Previous clinical studies have suggested that immunological signatures in the tumor microenvironment (TME) could predict responses to immunotherapy. We confirmed in this study that HGG patients with high RIB score had abundant immune cell infiltrating and stronger immune response as immunologically “hot” tumors. Therefore, we assessed the predictive value of the RIB score within an immunotherapy-treated cohort. Firstly, the patients were classified into a high RIB score group and a low RIB score group for further analysis based on their median value of RIB score. Within the high RIB group, patients who received DC vaccine immunotherapy had significantly extended survival time compared with patients receiving placebo as expressed in progression-free survival time (10.0 mos vs. 4.5 mos, HR=0.17, P=0.0056, 95%CI=0.041-0.68; Fig. 5a) and overall survival time (15.0 mos vs. 7.0 mos, HR=0.17, P=0.0076, 95%CI=0.04-0.68; Fig. 5b). The 1-year OS was 77.8% and 33.3% for immunotherapy-treated patients versus placebo-treated patients respectively in the high RIB group. However, for the low RIB group, no significant clinical benefits were obtained for patients receiving DC vaccine in PFS (7.0 mos vs. 8.0 mos, HR=1.7, P=0.32, 95%CI=0.59-4.7; Fig. 5c), OS (15.0 mos vs. 12.0 mos, HR=0.67, P=0.53, 95%CI=0.2-2.3; Fig. 5d) and 1-year OS (42.9% vs. 44.4%). Multivariate cox regression analysis revealed that immunotherapy remained a strong and independent factor to prolong survival in patients with high RIB score but not in patients with low RIB score (Table 2). In addition, the patients in immunotherapy-treated cohort were divided into two subgroups again using the optimal cut-off value (0.65) obtained from ROC curve analysis to confirm the predictive value of RIB. Both of Kaplan-Meier analysis (Additional file 1: Fig. S10) and multivariate cox regression analysis (Additional file 1: Table S4) also indicated that patients with high RIB score (>0.65) could benefit from DC vaccine, while those with low RIB score (<0.65) were less likely to have survival benefits to DC vaccine.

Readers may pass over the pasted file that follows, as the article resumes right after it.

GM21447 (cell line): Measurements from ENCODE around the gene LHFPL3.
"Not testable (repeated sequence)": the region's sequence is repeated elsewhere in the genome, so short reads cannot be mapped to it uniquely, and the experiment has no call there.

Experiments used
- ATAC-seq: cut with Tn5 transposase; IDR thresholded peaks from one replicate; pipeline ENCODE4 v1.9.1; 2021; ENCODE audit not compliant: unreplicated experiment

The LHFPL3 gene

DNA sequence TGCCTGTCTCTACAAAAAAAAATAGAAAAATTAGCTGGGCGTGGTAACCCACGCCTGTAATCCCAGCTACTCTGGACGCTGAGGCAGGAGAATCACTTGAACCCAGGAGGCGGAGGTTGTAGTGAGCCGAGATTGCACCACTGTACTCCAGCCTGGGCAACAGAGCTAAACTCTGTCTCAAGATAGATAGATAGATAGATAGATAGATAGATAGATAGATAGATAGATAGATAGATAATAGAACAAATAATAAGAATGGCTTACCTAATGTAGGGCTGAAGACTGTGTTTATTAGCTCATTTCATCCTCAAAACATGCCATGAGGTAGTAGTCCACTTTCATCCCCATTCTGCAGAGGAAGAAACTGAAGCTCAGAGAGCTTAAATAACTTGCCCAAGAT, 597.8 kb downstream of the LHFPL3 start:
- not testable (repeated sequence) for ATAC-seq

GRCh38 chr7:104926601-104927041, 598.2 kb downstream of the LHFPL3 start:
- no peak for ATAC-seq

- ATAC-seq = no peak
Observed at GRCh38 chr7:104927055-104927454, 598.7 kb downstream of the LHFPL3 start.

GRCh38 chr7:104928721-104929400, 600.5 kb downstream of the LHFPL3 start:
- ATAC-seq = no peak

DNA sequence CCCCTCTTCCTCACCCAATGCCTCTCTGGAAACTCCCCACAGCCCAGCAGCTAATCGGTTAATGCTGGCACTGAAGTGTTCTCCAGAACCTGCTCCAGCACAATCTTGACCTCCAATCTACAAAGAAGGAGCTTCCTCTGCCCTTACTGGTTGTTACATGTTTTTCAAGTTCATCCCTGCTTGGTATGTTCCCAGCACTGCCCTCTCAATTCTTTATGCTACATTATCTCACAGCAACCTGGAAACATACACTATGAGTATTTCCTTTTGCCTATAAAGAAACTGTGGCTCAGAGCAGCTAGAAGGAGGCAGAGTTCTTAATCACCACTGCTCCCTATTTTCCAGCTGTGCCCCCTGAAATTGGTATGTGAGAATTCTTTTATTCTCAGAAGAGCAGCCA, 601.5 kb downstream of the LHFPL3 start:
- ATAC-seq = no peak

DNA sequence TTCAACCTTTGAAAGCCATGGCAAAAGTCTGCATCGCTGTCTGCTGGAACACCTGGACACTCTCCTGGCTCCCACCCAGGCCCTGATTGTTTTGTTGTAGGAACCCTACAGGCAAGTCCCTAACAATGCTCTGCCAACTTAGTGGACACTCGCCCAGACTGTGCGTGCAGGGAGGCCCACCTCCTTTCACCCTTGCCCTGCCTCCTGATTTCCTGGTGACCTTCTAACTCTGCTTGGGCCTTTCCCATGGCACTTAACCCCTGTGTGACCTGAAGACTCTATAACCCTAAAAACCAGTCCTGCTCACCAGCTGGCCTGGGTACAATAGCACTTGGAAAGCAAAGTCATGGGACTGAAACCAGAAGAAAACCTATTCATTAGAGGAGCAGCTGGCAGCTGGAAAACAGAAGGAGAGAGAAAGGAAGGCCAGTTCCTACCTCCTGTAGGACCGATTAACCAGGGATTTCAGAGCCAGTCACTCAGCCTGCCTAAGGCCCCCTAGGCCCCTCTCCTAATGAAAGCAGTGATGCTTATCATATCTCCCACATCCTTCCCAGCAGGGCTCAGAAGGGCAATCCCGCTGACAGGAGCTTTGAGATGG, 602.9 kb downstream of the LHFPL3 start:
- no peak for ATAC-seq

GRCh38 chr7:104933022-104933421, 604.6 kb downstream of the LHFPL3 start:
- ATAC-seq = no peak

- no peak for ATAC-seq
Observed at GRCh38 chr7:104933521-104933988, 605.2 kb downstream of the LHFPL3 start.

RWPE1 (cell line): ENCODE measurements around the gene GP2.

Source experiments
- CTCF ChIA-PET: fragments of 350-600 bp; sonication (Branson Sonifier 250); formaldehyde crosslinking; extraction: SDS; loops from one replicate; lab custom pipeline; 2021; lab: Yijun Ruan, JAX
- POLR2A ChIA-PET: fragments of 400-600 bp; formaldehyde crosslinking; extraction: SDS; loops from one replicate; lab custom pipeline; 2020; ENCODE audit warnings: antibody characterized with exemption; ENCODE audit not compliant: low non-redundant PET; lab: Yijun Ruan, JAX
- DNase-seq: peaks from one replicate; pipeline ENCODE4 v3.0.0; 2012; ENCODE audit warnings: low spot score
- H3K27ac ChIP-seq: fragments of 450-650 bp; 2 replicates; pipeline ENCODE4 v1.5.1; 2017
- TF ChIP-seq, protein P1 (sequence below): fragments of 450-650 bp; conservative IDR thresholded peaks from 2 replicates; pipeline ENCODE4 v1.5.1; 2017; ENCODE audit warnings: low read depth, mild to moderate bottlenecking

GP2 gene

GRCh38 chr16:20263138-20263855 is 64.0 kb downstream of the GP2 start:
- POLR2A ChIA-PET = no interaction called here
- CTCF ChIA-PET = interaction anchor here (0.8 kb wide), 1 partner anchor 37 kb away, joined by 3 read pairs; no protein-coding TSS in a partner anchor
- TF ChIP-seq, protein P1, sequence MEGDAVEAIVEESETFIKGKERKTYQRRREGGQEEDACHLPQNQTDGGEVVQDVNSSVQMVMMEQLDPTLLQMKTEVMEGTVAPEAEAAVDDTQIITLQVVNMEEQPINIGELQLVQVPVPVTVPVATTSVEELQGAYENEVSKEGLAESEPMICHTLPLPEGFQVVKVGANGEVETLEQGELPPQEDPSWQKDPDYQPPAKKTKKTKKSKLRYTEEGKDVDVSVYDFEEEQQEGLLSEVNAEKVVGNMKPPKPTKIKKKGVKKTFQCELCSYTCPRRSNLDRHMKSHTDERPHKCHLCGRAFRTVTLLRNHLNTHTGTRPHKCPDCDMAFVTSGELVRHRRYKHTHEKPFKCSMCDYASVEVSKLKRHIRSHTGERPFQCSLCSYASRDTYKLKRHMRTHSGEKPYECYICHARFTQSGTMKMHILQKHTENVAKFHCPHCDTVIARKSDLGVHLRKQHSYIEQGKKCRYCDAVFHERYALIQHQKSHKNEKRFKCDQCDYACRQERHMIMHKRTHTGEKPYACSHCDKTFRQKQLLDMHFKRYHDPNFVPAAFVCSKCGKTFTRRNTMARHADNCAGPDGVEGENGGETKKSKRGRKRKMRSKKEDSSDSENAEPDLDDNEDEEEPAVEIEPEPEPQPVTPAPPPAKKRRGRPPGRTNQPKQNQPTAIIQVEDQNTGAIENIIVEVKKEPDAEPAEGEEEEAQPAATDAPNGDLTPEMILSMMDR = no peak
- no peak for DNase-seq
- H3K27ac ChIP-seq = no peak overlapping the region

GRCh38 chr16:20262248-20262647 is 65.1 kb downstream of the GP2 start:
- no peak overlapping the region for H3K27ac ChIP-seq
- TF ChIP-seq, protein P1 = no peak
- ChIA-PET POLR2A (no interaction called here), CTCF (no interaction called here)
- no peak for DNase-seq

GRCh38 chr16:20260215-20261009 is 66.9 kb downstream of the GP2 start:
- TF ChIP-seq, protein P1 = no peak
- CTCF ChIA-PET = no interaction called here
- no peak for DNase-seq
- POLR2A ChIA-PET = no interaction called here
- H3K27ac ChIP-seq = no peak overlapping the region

Fig. 5
figure 5

Kaplan-Meier analyses of progression-free survival (PFS) and overall survival (OS) according to RIB score in patients with HGG from immunotherapy-treated cohort. a Patients with high RIB score could prolong PFS by treatment from DC vaccine. b Patients with high RIB score could prolong OS by treatment from DC vaccine. No significant survival differences of PFS (c) or OS (d) were found between patients treated by DC vaccine and placebo in subgroup with low RIB score. e Multiplexed immunostaining demonstrated one patient with high RIB score was infiltrated by abundant T cells and TAM in TIM, who could be defined as hot immune-phenotype and got an incremental survival from immunotherapy. f Few immune cells were observed in another patient with low RIB score, who got attenuated clinical benefit from DC vaccine and was classified into cold immune-phenotype